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Letter to the taxman

Below is text from an actual letter received by the Revenue Commissioners at Co. Longford, Ireland, from a farmer in reply to a final income tax demand.

Dear Sirs,
Your letter arrived this morning in an open envelope and it would have given my son and myself pleasure had it not revived in us a melancholy reflection of thought the account could have been settled long ago, and you could not understand why it hadn't. Well, here is the reason.

In 1987 I purchased a hay shed on credit. In 1988 I bought a combine harvester, a manure spreader, two horses, a double barrel shifter, two cows and ten razor back pigs, also on credit.

In 1989 the bloody hay shed burnt to the ground leaving not a damn thing. I got no insurance either as the bloody premium lapsed. One of the horses went lame and I loaned the other one to my brother who starved the poor bugger to death.

In 1990 my father died and my brother was put away when he tried to marry one of his sheep named Hilda. A knacker got my daughter pregnant and I had to pay him a grand to stop him becoming one of my relatives.

In 1991 my son got the mumps which spread to his balls and he had to be castrated to save his life. Later in the year I went fishing on the Shannon and the bloody boat overturned, drowning two of my sons, neither being the [censored] eunuch who was by now wearing his sister's make-up and dresses. Not long after he emigrated to America with the new parish priest. They are now married and trying for children.

In 1992 my wife ran away with a pig jobber from Drumlish and left me with new-born twins as a souvenir and I had to get a housekeeper, so I married her to keep down expenses. I had a hell of a job getting her pregnant (to qualify for more children's allowance). I went to see the doctor. He advised me to create some excitement at the crucial moment so that night I brought my shotgun to bed and when I thought the moment was right I leaned out of bed and shot both barrels through the window, the wife [censored] the bed, I ruptured myself, and the next morning I found I had blown both doors off the barn, shot my best dairy cow and killed the [censored] knacker who was in the hay loft with my daughter trying to get more money out of me, which he did because I had to pay for the [censored]'s funeral expenses.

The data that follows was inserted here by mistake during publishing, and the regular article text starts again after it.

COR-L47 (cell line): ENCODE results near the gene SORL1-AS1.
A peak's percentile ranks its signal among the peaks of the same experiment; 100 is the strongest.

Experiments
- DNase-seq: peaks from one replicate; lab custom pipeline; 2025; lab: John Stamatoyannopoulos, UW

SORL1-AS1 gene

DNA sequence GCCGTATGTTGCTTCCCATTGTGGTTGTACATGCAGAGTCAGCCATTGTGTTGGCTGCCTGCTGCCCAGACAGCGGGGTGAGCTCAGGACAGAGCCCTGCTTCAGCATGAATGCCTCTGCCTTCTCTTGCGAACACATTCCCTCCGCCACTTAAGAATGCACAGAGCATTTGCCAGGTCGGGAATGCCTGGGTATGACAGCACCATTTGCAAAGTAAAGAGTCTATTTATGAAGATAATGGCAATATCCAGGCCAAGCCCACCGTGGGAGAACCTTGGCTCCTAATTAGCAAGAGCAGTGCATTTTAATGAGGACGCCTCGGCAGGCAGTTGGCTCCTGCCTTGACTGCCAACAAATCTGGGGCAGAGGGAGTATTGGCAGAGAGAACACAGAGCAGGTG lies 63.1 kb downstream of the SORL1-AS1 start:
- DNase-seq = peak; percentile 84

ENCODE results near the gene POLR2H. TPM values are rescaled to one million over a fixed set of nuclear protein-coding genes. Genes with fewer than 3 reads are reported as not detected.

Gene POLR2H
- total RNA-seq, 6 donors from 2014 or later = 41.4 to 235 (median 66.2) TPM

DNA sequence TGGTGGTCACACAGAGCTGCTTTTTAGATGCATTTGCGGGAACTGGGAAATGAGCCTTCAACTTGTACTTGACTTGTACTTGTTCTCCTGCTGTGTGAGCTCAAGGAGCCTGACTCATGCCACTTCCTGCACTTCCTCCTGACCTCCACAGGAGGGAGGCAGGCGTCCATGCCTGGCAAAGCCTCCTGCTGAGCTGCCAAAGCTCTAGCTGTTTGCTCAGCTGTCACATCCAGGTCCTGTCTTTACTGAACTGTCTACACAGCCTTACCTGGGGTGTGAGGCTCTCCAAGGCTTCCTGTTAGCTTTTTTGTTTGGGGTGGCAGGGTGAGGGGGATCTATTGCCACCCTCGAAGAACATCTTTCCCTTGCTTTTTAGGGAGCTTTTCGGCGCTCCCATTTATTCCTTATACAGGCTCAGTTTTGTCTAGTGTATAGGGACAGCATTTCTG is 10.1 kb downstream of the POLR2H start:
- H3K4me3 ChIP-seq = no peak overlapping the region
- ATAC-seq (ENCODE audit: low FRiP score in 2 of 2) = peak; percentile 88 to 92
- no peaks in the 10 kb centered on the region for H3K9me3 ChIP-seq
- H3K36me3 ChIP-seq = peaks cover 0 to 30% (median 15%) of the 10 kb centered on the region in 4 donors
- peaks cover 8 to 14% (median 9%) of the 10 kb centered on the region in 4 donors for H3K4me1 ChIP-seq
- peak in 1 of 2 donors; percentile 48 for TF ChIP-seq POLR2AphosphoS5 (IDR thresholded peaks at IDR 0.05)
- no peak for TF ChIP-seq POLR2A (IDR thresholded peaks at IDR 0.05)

The next year, 1993, someone cut the balls off my prize bull, poisoned the water, and set fire to the house. I was bolloxed and took to the drink and did not stop until all I had left was a pocket watch and a weak bladder. Winding the watch and running for a [censored] kept me busy for a time.

This year I took heart again and bought (on the hire purchase) a bulldozer, tractor and trailer and a new bull. Then the Shannon flooded and washed the bloody lot away, my second wife got VD from a land inspector and my last surviving son died from wiping his [censored] on a poisoned rabbit I had put down for dogs who were worrying my sheep.

It surprises me very much that you say you will cause trouble if I don't pay up. If you can think of anything I've missed I should like to know about it.

Trying to get money out of me will be like trying to butter a hedgehog's hole backwards with a knitting needle. I'm praying for a cloud of cat [censored] to pass your way and I hope it will fall on you and the [censored] in your office who sent me this final demand.

Yours for more credit,
John Murphy
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